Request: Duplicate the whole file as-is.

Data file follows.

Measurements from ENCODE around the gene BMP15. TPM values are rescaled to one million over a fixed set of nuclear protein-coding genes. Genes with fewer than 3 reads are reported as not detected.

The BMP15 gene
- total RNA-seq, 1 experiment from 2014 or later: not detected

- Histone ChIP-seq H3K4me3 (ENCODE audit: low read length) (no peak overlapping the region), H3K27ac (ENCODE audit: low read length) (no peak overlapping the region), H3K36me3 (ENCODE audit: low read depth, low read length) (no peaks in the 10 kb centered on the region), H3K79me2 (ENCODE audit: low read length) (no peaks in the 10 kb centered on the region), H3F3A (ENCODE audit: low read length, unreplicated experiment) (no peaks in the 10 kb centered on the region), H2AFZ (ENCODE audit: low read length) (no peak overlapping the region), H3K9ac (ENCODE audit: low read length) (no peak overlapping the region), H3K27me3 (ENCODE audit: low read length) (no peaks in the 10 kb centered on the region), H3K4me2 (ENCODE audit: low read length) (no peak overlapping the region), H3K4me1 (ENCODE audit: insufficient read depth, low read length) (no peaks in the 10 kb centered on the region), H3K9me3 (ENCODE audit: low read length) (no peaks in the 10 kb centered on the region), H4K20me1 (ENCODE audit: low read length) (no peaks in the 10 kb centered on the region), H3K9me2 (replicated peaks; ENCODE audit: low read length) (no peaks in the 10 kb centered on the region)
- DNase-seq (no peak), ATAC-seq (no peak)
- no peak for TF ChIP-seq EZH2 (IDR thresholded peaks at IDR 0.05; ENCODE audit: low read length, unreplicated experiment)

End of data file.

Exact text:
Measurements from ENCODE around the gene BMP15. TPM values are rescaled to one million over a fixed set of nuclear protein-coding genes. Genes with fewer than 3 reads are reported as not detected.

The BMP15 gene
- total RNA-seq, 1 experiment from 2014 or later: not detected

- Histone ChIP-seq H3K4me3 (ENCODE audit: low read length) (no peak overlapping the region), H3K27ac (ENCODE audit: low read length) (no peak overlapping the region), H3K36me3 (ENCODE audit: low read depth, low read length) (no peaks in the 10 kb centered on the region), H3K79me2 (ENCODE audit: low read length) (no peaks in the 10 kb centered on the region), H3F3A (ENCODE audit: low read length, unreplicated experiment) (no peaks in the 10 kb centered on the region), H2AFZ (ENCODE audit: low read length) (no peak overlapping the region), H3K9ac (ENCODE audit: low read length) (no peak overlapping the region), H3K27me3 (ENCODE audit: low read length) (no peaks in the 10 kb centered on the region), H3K4me2 (ENCODE audit: low read length) (no peak overlapping the region), H3K4me1 (ENCODE audit: insufficient read depth, low read length) (no peaks in the 10 kb centered on the region), H3K9me3 (ENCODE audit: low read length) (no peaks in the 10 kb centered on the region), H4K20me1 (ENCODE audit: low read length) (no peaks in the 10 kb centered on the region), H3K9me2 (replicated peaks; ENCODE audit: low read length) (no peaks in the 10 kb centered on the region)
- DNase-seq (no peak), ATAC-seq (no peak)
- no peak for TF ChIP-seq EZH2 (IDR thresholded peaks at IDR 0.05; ENCODE audit: low read length, unreplicated experiment)